This was already the case in numerous schools and universities, and also through French as a Foreign Language (FLE) associations like Infléchir and Thot. Today hundreds of refugees and exiles have joined the reception structures that we have been helping to build. We have rejected injustice, and institutions have supported us in this engagement. This is not a matter of producing a new ‘humanitarian’ management project, nor entering into the logic of charity: too often these are the names of asymmetry and dispossession. Rather, we think that we have to try to combine our forces with those of people who have crossed the borders, who can suggest far more solutions than we ever will. It is imperative that we establish these common spaces. Our action is inscribed in a double emergency: on the one hand, access to a fundamental right – education for everyone; on the other hand, the need to make the university the site of openness and emancipation par excellence. This means organising FLE courses; putting in place language exchange programmes, cultural and sporting activities, films and discussions; opening up these institutions’ infrastructure (libraries, restaurants, campuses) to the migrant reception centres; organising orientation assistance, twinning programmes, tutoring and student partnerships, lectures where migrants speak, and social events serving as a space for us to meet.
There is a long list of possibilities and there have already been many successful initiatives. Students and professors are often at the origin of these: it only takes a few determined people to ensure that institutions take their responsibilities properly. In autumn 2015 promises from university presidents and calls for them to open up their establishments to refugees brought a wave of hope. So let’s make sure that this mobilisation makes itself felt everywhere where it is needed.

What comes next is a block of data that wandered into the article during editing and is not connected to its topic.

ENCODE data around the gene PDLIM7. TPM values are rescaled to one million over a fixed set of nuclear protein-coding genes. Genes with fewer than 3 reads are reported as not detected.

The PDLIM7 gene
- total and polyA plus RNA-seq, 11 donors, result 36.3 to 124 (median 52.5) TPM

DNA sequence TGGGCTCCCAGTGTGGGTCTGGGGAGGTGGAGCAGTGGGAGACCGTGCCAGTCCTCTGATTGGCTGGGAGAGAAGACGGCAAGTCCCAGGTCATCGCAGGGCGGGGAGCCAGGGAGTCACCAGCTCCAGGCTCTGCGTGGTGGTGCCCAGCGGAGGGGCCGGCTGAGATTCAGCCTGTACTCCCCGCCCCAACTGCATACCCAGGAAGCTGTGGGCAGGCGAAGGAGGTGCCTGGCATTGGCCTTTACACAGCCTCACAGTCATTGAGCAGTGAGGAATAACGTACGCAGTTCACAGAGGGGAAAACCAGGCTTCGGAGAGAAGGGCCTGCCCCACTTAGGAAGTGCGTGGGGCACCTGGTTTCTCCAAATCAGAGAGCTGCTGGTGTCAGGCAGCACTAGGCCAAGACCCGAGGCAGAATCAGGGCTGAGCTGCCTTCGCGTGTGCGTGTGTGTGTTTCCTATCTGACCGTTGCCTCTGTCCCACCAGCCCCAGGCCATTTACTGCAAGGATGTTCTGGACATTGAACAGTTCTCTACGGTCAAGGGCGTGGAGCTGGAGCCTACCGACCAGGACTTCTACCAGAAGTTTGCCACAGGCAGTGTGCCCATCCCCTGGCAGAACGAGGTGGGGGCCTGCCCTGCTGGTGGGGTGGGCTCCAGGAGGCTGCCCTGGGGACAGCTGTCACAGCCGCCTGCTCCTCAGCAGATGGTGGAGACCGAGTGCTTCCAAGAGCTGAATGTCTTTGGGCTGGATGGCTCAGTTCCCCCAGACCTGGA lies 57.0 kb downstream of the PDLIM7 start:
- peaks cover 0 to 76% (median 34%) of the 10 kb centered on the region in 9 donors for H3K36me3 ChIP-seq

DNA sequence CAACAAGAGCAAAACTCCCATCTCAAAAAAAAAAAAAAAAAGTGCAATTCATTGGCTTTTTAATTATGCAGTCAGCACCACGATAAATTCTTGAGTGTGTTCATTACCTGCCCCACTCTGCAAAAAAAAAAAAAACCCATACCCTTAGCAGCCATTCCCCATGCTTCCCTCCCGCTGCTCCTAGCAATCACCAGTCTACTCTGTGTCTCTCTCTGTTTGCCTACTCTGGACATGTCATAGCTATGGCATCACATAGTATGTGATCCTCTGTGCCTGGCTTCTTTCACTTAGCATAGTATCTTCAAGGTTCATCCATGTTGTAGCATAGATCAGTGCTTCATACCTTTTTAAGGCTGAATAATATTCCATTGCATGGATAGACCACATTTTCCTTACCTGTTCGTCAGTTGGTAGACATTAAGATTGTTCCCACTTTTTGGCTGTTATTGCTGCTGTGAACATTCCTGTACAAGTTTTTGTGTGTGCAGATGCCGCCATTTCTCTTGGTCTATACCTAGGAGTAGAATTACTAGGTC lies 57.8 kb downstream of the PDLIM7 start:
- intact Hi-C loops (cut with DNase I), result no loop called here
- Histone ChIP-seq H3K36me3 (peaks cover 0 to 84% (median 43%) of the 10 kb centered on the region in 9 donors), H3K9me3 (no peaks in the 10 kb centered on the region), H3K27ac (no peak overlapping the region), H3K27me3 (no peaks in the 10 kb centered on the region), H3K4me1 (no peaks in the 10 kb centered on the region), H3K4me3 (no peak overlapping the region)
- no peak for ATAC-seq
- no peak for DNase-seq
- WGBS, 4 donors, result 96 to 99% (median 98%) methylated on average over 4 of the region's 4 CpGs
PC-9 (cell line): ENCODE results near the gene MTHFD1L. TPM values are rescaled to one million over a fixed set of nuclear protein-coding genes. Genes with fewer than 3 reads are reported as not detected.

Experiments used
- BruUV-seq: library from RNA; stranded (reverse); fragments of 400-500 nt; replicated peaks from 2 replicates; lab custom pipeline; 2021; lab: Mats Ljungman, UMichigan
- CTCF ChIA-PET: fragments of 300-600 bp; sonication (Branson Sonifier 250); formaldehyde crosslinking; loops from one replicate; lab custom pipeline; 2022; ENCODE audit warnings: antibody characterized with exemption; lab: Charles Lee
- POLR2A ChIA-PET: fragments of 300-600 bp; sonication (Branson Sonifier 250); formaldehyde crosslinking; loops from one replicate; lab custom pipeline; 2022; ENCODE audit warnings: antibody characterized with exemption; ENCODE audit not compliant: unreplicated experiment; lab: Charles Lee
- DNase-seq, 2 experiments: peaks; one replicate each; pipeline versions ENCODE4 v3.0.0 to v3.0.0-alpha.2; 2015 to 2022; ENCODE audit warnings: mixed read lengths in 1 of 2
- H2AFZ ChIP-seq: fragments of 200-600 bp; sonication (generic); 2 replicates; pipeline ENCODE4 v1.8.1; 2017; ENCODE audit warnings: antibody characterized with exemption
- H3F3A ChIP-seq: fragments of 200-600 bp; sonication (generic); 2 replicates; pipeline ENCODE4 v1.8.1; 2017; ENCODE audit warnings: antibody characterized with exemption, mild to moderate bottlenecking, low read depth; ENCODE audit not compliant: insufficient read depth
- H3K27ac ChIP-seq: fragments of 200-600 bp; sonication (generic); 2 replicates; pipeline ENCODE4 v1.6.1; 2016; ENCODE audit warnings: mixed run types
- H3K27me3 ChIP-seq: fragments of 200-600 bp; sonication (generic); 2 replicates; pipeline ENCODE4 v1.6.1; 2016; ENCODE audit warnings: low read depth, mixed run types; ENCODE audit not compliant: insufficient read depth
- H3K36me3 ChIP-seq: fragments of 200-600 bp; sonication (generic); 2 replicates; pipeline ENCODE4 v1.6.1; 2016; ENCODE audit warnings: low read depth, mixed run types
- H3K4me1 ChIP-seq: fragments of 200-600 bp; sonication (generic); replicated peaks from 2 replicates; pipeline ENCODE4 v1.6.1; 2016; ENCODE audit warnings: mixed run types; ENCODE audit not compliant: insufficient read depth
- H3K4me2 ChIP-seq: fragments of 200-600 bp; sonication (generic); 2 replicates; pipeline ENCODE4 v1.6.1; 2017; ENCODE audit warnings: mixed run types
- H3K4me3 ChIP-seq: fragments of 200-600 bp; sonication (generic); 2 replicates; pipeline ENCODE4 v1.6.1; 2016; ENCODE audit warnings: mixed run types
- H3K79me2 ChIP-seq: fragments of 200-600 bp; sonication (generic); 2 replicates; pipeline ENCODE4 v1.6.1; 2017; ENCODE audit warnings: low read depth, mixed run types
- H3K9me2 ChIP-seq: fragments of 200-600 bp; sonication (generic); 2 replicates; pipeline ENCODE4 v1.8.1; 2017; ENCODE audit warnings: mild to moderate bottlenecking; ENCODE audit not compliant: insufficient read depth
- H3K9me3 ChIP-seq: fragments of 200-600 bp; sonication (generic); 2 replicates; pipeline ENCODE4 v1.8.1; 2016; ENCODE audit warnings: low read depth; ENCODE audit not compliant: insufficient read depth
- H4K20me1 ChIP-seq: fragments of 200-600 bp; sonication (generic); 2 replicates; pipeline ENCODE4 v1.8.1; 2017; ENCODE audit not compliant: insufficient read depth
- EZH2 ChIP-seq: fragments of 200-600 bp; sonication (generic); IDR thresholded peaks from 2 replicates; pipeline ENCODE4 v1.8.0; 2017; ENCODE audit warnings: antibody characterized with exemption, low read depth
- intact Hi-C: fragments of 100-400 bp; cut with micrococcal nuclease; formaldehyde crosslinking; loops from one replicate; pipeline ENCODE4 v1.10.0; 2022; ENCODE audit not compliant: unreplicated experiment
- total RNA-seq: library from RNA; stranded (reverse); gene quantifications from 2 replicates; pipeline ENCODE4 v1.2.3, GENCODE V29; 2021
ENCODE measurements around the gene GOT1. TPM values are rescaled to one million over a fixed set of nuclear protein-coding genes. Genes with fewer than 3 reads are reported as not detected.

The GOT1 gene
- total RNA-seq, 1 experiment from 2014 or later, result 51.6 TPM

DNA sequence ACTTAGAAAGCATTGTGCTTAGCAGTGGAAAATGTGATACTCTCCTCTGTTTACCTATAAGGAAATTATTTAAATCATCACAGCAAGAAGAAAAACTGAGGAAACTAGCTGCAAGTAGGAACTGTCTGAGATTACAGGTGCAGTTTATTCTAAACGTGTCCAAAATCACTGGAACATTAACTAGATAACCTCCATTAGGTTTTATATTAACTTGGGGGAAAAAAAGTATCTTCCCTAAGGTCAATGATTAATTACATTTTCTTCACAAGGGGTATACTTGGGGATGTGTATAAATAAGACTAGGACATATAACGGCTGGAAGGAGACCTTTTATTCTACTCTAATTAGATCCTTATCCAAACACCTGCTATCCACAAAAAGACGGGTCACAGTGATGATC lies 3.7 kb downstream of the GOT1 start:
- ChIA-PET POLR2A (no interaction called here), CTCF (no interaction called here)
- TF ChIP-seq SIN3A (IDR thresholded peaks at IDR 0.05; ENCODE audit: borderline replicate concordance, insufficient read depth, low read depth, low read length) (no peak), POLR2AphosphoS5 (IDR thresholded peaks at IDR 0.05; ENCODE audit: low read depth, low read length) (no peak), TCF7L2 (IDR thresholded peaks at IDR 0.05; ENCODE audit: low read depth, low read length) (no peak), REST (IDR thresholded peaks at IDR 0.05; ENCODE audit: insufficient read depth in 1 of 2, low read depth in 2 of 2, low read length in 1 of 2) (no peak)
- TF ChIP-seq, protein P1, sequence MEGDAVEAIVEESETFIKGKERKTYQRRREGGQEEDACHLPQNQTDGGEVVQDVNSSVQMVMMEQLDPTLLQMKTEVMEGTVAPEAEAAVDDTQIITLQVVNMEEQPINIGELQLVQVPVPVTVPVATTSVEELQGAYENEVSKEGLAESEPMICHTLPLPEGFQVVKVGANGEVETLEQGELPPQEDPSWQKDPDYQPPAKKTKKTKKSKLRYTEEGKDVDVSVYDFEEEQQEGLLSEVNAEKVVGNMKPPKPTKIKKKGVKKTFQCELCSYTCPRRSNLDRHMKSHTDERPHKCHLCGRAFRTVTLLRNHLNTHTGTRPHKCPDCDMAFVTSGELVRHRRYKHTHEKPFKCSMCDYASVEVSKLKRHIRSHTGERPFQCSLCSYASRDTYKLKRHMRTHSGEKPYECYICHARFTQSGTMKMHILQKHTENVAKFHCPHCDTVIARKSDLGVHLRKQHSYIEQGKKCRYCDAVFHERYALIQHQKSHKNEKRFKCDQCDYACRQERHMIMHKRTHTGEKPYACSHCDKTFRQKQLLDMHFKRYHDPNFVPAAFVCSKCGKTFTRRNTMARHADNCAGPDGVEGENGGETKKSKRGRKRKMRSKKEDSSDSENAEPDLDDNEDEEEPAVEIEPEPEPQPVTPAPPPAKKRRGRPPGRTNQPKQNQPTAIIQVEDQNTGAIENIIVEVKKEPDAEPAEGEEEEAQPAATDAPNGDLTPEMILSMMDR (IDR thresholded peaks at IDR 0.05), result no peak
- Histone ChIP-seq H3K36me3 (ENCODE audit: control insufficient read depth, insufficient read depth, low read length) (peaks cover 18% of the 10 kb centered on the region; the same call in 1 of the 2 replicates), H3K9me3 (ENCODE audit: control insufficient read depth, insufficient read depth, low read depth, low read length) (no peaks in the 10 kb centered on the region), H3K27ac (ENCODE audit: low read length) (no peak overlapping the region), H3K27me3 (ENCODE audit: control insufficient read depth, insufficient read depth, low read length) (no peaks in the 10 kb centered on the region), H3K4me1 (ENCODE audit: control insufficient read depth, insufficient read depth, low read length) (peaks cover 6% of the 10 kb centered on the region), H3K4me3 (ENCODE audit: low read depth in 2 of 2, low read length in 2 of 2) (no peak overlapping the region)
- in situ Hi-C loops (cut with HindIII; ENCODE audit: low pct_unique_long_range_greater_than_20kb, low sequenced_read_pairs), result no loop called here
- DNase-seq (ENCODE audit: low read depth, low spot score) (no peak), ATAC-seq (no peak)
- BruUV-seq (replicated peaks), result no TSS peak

We – students, higher-education staff and professors acting in solidarity – are forming a collective in order to initiate and promote the creation of similar programmes. Our collective proposes to network all the existing or emerging initiatives, so that they can organise to respond to the needs of those most directly concerned. We call on those who are conscious of the need to act but do not know where to begin, what to do or to whom to address themselves, to contact us. Each initiative is autonomous and independent: we want to organise a horizontal working collective, operating on the basis of mutual trust, between all those making the same demands. This will be a fertile terrain for showing that another way of organising is possible, as well as for fighting for the right to education and the dignity of all exiles.
This column is signed by the Réseau Etudes supérieures et orientation des migrant-e-s et exilé-e-s (Resome), constituted by students, staff and lecturers from the EHESS, Ensad, Femis, ENS-Ulm, AgroParisTech, ENS-Lyon, Paris-VIII Saint-Denis, Paris-X Nanterre, Paris-VII Diderot, Paris-Sorbonne and ENSCI as well as the following organisations: the Migrens association, Voyage au bout de la 11, RUSF Paris-VIII, InFLEchir. The first signatories include Thomas Piketty, Edgar Morin, Alain Badiou, Eric Fassin, Frédéric Lordon and Catherine Wihtol de Wenden.